Lung disease in construction workers linked to asbestos, other exposures, study finds

16 Sep 2015 by under News, Research/Treatment

construction worker 100x100 Lung disease in construction workers linked to asbestos, other exposures, study findsA recent study conducted by the Center for Construction Research and Training and Duke University found that found that one-fifth of chronic lung disease in construction workers is linked to , silica, dust, and other on-the-job exposures.

The study, published in the American Journal of Industrial Medicine, assessed 2,077 older construction workers participating in a national medical screening program. Of those workers, 834 had been diagnosed with chronic obstructive pulmonary disease (COPD). The rest were controls.

The researchers compared the work history, smoking habits, and medical screening results of the construction workers with and without COPD between 1997 and 2013. Their findings indicate that while smoking remains the main cause of COPD, workplace exposure to asbestos and other construction hazards poses a more significant risk than previously thought and underscores the need for employers to take appropriate measures to protect workers.

“We estimate that approximately 18% of COPD risk among construction workers can be attributed to occupational exposures,” the researchers concluded, adding that “the fraction among those who never smoked may be as high as 32%.”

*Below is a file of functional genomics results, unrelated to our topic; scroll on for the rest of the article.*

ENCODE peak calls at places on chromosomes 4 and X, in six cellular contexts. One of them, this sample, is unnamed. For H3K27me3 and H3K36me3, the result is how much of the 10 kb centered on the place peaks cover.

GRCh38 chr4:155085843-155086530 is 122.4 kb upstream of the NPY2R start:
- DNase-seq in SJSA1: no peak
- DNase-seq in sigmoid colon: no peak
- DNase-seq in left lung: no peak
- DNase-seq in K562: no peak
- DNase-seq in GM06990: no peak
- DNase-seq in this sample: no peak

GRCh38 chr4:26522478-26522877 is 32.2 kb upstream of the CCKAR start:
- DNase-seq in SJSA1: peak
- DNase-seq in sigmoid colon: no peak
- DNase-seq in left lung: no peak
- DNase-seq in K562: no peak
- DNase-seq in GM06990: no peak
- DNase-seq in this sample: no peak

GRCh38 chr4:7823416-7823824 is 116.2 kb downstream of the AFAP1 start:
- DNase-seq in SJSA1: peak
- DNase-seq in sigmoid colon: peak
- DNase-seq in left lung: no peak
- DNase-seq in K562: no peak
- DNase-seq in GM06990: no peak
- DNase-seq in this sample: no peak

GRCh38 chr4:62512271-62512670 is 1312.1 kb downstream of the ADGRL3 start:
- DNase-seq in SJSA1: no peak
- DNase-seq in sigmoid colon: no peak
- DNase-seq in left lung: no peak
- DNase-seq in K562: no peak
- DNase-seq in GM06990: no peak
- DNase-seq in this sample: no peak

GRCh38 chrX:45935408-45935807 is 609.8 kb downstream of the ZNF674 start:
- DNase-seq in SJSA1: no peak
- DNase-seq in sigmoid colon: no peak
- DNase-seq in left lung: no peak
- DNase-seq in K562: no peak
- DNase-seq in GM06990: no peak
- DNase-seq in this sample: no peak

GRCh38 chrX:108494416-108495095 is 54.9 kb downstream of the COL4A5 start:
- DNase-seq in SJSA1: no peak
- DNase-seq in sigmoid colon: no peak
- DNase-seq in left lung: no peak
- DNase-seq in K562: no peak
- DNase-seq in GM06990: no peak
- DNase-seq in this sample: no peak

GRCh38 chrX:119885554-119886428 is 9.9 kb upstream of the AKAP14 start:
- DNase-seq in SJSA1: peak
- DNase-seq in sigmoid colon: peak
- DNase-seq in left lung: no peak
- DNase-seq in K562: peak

The Occupational Safety and Health Administration (OSHA) consistently finds that construction work remains one of the most dangerous occupations in the U.S. because it exposes workers to a multitude of serious hazards on the job. The Center for Construction Research and Training’s study underscores the damage that exposure to potentially dangerous agents can cause over a prolonged period.

According to the researchers, increased COPD risk has been associated with asbestos, coal dust, silica, welding and cutting gases and fumes, cement dust, diesel exhaust, organic solvents, and man-made mineral fibers, among others. These harmful agents take the form of dust, gases, irritants, and fumes.

Asbestos is a particularly potent killer. In addition to causing COPD, it can promote the development of , a cancer of the lining of the lung, heart, or abdomen that is nearly always fatal.

Source: American Journal of Industrial Medicine

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